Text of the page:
It is a great chance for our team to show that we are not about individuals
With Kieran Read and Dan Carter out of the reckoning the Crusaders have given the leadership reins to the oldest of the four Whitelock brothers in their squad.
George Whitelock will lead the seven-time champions out for the first time at Newlands on Saturday against the Stormers, and although there are a few senior players missing he is confident that the team will be able to take the challenge in their stride.
"There will be a lot of talk this week about Kieran [Read] being injured and Dan [Carter] staying at home, but that is the strength of the Crusaders we pride ourselves on that whole squad ethic and it is no different this Saturday.
"It is a huge challenge, Newlands is one of the great stadiums so we are under no illusion that it is going to be easy. But at the same time there is a lot of belief in our squad and it is probably going to come down to the wire," he said.
With his youngest brother Luke packing down next to him in Read's place at No.8, Whitelock knows that his role at the breakdown will be key against a physical Stormers side, and he is keen to lead by example on Saturday.
"It [breakdown] is probably where the game is going to be won and lost, both teams have been going well there in the last couple of weeks so it is going to be a helluva fight in terms of winning your ball and searching for those scraps," he said.
One person who is expecting Whitelock to step up under pressure is his coach Todd Blackadder who was quick to point out just how much experience the 27-year-old flank already has under his belt.
"George has won the ITM Cup five years in a row, he is highly experienced and he has really matured into the role. He was named as vice-captain along with Ryan Crotty at the start of the season and their role was to really support Reado.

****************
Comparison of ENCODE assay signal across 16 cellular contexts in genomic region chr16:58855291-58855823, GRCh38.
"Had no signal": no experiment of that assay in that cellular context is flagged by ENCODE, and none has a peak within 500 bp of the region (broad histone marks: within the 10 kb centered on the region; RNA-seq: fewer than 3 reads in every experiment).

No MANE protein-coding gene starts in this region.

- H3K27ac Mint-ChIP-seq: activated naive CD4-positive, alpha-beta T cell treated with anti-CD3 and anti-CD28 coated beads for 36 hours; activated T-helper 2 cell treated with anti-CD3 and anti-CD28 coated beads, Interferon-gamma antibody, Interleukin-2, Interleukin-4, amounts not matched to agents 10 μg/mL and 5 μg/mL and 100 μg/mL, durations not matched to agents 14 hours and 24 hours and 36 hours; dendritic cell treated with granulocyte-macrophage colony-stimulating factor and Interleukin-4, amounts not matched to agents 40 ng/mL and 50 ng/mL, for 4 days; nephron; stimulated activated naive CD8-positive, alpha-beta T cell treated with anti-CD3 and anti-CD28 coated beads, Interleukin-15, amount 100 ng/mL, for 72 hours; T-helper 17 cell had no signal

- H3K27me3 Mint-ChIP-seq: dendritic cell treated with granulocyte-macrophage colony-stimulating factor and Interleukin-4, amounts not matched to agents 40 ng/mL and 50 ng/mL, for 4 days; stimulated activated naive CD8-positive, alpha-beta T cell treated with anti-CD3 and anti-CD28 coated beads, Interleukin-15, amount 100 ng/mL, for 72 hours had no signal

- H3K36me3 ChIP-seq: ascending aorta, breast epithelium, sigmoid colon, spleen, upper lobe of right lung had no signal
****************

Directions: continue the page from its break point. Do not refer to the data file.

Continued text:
"It is an opportunity that has come around earlier than we all expected but he is a seasoned professional, he has got a good head on him so I think he will do a great job.
"The guys really respect him so it is a good chance for him to lead, and it is a great chance for our team to show that we are not about individuals, it is more about the collective unity of a focused performance, so it is a good opportunity," he explained.
Whitelock's experience of leading Canterbury in the National Provincial Championships means that he is used to the pressure associated with the role, and having two of his brothers next to him and another one on the bench may also help settle his nerves on the big occasion.
Blackadder believes that the solid grounding the four brothers got was crucial in seeing them all crack it in professional rugby.
"They are all from a farming background, from a good family, they have good manners, a good work ethic and they don't like coming second in anything.
"It is really easy for their parents to go and watch them all play footy because they just go to the one game," he quipped.
By Michael de Vries